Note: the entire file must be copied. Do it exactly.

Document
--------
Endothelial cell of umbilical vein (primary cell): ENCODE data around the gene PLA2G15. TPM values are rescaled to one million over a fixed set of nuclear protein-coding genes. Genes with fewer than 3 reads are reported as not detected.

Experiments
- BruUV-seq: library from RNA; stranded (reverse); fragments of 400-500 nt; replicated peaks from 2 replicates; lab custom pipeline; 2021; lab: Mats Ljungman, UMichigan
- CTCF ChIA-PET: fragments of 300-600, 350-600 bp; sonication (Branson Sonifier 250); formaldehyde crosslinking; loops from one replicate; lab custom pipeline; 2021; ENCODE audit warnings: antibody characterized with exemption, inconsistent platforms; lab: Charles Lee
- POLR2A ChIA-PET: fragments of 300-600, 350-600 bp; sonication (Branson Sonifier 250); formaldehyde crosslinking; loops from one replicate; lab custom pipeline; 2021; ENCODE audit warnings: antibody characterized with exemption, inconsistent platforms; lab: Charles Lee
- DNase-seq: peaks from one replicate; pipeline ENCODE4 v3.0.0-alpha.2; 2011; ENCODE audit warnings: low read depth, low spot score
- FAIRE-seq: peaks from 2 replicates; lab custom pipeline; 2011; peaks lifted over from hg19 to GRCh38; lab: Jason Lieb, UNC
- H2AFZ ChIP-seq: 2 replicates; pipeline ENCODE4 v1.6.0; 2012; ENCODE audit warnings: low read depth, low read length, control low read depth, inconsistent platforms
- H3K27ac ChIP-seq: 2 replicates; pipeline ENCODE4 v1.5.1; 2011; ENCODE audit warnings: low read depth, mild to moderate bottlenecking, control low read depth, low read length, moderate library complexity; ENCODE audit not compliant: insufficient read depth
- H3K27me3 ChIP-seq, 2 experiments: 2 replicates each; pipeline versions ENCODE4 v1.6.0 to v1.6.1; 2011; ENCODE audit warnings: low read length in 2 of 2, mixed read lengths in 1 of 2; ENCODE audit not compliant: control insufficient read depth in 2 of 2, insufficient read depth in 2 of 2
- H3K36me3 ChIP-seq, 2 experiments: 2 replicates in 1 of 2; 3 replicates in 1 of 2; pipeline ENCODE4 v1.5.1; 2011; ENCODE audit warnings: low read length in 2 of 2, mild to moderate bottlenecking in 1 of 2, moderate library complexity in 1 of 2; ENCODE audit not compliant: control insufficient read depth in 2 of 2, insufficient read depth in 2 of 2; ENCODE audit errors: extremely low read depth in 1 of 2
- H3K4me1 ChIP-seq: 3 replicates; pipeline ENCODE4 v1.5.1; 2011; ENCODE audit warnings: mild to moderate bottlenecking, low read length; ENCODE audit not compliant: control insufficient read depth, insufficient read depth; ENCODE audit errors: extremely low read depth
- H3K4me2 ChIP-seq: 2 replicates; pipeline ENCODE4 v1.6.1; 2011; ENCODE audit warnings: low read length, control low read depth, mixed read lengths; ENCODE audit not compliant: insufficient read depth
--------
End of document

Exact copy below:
Endothelial cell of umbilical vein (primary cell): ENCODE data around the gene PLA2G15. TPM values are rescaled to one million over a fixed set of nuclear protein-coding genes. Genes with fewer than 3 reads are reported as not detected.

Experiments
- BruUV-seq: library from RNA; stranded (reverse); fragments of 400-500 nt; replicated peaks from 2 replicates; lab custom pipeline; 2021; lab: Mats Ljungman, UMichigan
- CTCF ChIA-PET: fragments of 300-600, 350-600 bp; sonication (Branson Sonifier 250); formaldehyde crosslinking; loops from one replicate; lab custom pipeline; 2021; ENCODE audit warnings: antibody characterized with exemption, inconsistent platforms; lab: Charles Lee
- POLR2A ChIA-PET: fragments of 300-600, 350-600 bp; sonication (Branson Sonifier 250); formaldehyde crosslinking; loops from one replicate; lab custom pipeline; 2021; ENCODE audit warnings: antibody characterized with exemption, inconsistent platforms; lab: Charles Lee
- DNase-seq: peaks from one replicate; pipeline ENCODE4 v3.0.0-alpha.2; 2011; ENCODE audit warnings: low read depth, low spot score
- FAIRE-seq: peaks from 2 replicates; lab custom pipeline; 2011; peaks lifted over from hg19 to GRCh38; lab: Jason Lieb, UNC
- H2AFZ ChIP-seq: 2 replicates; pipeline ENCODE4 v1.6.0; 2012; ENCODE audit warnings: low read depth, low read length, control low read depth, inconsistent platforms
- H3K27ac ChIP-seq: 2 replicates; pipeline ENCODE4 v1.5.1; 2011; ENCODE audit warnings: low read depth, mild to moderate bottlenecking, control low read depth, low read length, moderate library complexity; ENCODE audit not compliant: insufficient read depth
- H3K27me3 ChIP-seq, 2 experiments: 2 replicates each; pipeline versions ENCODE4 v1.6.0 to v1.6.1; 2011; ENCODE audit warnings: low read length in 2 of 2, mixed read lengths in 1 of 2; ENCODE audit not compliant: control insufficient read depth in 2 of 2, insufficient read depth in 2 of 2
- H3K36me3 ChIP-seq, 2 experiments: 2 replicates in 1 of 2; 3 replicates in 1 of 2; pipeline ENCODE4 v1.5.1; 2011; ENCODE audit warnings: low read length in 2 of 2, mild to moderate bottlenecking in 1 of 2, moderate library complexity in 1 of 2; ENCODE audit not compliant: control insufficient read depth in 2 of 2, insufficient read depth in 2 of 2; ENCODE audit errors: extremely low read depth in 1 of 2
- H3K4me1 ChIP-seq: 3 replicates; pipeline ENCODE4 v1.5.1; 2011; ENCODE audit warnings: mild to moderate bottlenecking, low read length; ENCODE audit not compliant: control insufficient read depth, insufficient read depth; ENCODE audit errors: extremely low read depth
- H3K4me2 ChIP-seq: 2 replicates; pipeline ENCODE4 v1.6.1; 2011; ENCODE audit warnings: low read length, control low read depth, mixed read lengths; ENCODE audit not compliant: insufficient read depth